Solutions: There’s a few ways to execute commands in Exchange Online PowerShell, but each have their own advantages and disadvantages. Below are a few examples with running the command: get-mobiledevicestastics which is naturally heavy in processing and subject to breaching throttles.

Standard Command – This may work if you only have a small number of mailboxes in your environment. Its quick, but also dangerous.
$AllMailboxes.alias | Get-mobiledevicestatistics -mailbox $_

ForEach with a Mini-Sleep – This command will help with some of the throttling, its not difficult to execute by implementing a 2-command loop and will help with the recharge rate for how many commands you are allowed to execute within a time period.

$AllMailboxes.alias | %{ Get-mobiledevicestatistics -mailbox $_; Start-Sleep -milliseconds 500}
$AllMailboxes.alias | ForEach { Get-mobiledevicestatistics -mailbox $_; Start-Sleep -milliseconds 500}

Invoke-Command to help with Large Data Return – Invoke with Select-Object forces the O365 servers run the command and limits the data returned. This takes your local client out of the loop helping to ease local client throttling. HOWEVER invoke command doesn’t allow complex PowerShell commands either.

Invoke-Command -session (Get-Pssession) -scriptblock {Get-mobiledevicestatistics -mailbox $_ | select-object identity, Device*,LastSuccessSync}
Invoke-Command -session (Get-Pssession) -scriptblock {Get-Mailbox -resultsize unlimited | select-object -property Displayname,Identity,PrimarySMTPAddress}

Microsoft Module: RobustCloudCommand – Microsoft created a module that can be used, originally it used to be a script. The module is designed to stay under the throttling limitations imposed by Microsoft. The module keeps an eye on the amount of commands issued, the amount of time or data collected, throttling errors, and so on. The module will tear down and rebuild the PowerShell session when needed and pickup where the script left off. AND one of the coolest things is that it supports Modern Auth and will renew your OAUTH tokens automatically. Let those big scripts fly! The only issue I see is that its limited in complex PowerShell commands. However if you want to run a single command, such as adding a BlockEverything Authentication Policy for every single one my theoretical 400K users, the workhorse below will do the trick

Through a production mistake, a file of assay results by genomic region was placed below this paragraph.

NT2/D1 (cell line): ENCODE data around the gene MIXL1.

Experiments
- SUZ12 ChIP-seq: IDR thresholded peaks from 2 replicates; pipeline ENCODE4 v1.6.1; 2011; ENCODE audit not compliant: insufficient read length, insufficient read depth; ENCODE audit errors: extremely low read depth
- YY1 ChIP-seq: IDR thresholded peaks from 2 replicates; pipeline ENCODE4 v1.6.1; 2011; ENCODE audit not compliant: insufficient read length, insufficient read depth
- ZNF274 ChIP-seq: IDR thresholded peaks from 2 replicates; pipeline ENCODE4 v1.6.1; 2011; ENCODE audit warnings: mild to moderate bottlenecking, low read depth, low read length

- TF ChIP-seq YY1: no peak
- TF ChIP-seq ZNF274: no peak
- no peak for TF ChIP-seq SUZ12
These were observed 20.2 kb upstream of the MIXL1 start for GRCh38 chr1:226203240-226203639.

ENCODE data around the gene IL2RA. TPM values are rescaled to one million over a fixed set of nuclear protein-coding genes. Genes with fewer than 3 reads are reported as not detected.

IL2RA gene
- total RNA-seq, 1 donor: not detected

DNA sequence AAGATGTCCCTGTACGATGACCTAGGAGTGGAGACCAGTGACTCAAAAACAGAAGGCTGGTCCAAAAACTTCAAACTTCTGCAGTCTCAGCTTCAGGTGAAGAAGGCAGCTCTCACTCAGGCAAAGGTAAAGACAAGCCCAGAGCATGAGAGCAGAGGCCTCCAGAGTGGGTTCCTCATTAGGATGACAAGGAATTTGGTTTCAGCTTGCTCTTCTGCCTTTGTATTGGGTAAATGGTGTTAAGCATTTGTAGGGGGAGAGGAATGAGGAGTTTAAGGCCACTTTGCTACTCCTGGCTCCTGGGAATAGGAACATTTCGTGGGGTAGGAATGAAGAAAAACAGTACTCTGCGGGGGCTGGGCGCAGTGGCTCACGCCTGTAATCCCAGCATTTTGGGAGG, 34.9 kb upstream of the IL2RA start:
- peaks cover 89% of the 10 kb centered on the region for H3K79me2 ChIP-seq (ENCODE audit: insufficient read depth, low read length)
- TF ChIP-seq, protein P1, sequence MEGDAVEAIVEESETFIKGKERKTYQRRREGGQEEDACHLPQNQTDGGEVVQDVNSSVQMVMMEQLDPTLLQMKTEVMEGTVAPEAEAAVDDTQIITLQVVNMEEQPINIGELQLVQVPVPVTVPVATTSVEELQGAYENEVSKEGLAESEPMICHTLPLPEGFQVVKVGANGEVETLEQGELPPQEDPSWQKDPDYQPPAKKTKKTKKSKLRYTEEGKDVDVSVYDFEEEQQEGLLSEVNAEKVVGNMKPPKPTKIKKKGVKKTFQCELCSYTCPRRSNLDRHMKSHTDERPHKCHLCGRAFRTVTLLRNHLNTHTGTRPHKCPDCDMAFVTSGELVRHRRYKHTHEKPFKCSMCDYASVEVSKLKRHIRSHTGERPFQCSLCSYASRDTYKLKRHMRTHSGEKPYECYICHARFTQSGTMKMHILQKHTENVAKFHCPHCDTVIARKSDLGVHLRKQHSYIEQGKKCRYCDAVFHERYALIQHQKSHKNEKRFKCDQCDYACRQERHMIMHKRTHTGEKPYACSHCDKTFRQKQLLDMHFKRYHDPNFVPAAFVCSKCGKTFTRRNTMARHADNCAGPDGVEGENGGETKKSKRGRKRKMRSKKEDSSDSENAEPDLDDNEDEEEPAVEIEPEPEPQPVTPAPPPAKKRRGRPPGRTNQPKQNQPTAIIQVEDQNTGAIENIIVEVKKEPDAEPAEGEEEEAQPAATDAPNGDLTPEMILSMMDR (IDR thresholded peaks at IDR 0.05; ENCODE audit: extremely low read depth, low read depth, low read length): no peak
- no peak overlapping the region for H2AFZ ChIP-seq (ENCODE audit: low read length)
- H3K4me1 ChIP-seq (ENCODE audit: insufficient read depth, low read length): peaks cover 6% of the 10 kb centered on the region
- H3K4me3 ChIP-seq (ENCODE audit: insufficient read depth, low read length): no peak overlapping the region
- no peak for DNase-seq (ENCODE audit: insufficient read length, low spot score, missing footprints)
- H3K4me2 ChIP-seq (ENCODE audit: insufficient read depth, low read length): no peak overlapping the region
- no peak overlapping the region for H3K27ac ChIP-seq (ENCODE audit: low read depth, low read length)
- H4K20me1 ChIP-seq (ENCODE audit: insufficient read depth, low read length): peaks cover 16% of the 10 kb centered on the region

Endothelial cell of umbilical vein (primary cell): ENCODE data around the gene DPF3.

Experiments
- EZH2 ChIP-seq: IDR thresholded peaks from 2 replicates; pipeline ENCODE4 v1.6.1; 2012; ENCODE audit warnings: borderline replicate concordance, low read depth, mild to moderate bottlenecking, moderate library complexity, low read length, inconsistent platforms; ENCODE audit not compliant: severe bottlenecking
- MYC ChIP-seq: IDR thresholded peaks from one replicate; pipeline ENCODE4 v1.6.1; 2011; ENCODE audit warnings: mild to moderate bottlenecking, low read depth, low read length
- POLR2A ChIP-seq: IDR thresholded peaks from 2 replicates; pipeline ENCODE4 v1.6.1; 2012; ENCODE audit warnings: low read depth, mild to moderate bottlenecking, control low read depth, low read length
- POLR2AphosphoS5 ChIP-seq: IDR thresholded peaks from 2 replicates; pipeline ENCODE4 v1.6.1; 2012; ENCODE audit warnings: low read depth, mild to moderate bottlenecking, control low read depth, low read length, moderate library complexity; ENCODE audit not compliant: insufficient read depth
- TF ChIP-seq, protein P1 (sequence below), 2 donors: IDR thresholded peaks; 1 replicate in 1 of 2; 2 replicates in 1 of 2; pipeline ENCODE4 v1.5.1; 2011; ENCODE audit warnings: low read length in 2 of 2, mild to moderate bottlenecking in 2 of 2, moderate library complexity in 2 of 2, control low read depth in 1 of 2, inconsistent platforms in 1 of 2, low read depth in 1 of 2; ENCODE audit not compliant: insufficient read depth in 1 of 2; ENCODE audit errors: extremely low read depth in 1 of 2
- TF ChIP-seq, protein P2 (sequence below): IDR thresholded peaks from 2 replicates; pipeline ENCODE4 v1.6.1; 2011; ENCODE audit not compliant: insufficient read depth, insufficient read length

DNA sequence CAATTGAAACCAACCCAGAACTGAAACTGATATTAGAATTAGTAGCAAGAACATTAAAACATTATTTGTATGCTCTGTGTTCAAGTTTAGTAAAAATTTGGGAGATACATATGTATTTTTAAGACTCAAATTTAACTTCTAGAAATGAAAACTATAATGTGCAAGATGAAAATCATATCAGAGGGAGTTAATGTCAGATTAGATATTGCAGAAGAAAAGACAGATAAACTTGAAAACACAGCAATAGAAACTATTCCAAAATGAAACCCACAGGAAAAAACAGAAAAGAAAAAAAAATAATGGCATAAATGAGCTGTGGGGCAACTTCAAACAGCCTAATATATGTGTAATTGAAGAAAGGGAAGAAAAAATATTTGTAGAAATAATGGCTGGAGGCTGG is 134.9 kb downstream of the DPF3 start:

Install-Module -Name RobustCloudCommand #https://www.powershellgallery.com/packages/RobustCloudCommand

$users = Import-csv C:\temp\AllMailboxes.csv

Start-RobustCloudCommand -recipients $Users -logfile C:\temp\out.log -ScriptBlock {Get-user $input.userprincipalname -AuthenticationPolicy BlockEverything}

Determine when a user can start sending email again after hitting the 10,000 Recipient Rate Limit in Exchange Online

Scenario: Recently we had a user who hit the 10K Recipient Rate Limit in a 24 hour period within Exchange Online. This user was performing two types of emailing from their ExOnline mailbox: 1. Sending mass mailings from their Mailbox using their from address and 2. Sending mass mailings from their Mailbox and setting another From Address (Delegated Send-as Permissions for a Service Account). Both types of sending impacted the recipient rate limit for the persons mailbox.

BTW – Do not mass mail directly to recipients from an ExOnline mailbox. Instead use distribution groups or other third party mailing systems to send mass communications.

Scriptlet: Here is a scriptlet to help determine when the user should be able to send from their mailbox again. The results provide hourly recipient counts for the sender which may help in determine the timeframe when a user should no longer be impacted by the 24 hour period:

Edit the Variables in the scriptlet and paste it into Exchange Online PowerShell.

#Edit these variables
$sender= “SteveTheMassMailer@domain.com”
$start = “1/7/2021”
$end = “1/9/2021”
$pageSize = 1000
$P = 1
$messages = $null
$report = @()
$totalRecipients = 0

#Loop for All Messages
Write-Host “Message Trace – Page $P…”
$temp_Messages = Get-MessageTrace -senderaddress $sender -startdate $start -enddate $end -PageSize $pagesize -Page $P
$Messages += $temp_Messages
}until ($temp_Messages -eq $null)

#Display messages or Message Count

#Build the Loop Parameters
$Loop_start = get-date($messages | Sort Received | Select -expandproperty Received -First 1) -format “MM/dd/yyyy HH:00:00”
$Loop_end = get-date($messages | Sort Received | Select -expandproperty Received -last 1) -format “MM/dd/yyyy HH:00:00”
$1Hour_end = get-date($Loop_start)
$1Hour_end = $1Hour_end.AddHours(1)
$1Hour_end = get-date($1Hour_end) -format “MM/dd/yyyy HH:00:00”

#Now Loop It!
“Starting Loop for $sender”
“Checking $Loop_Start and $1Hour_end”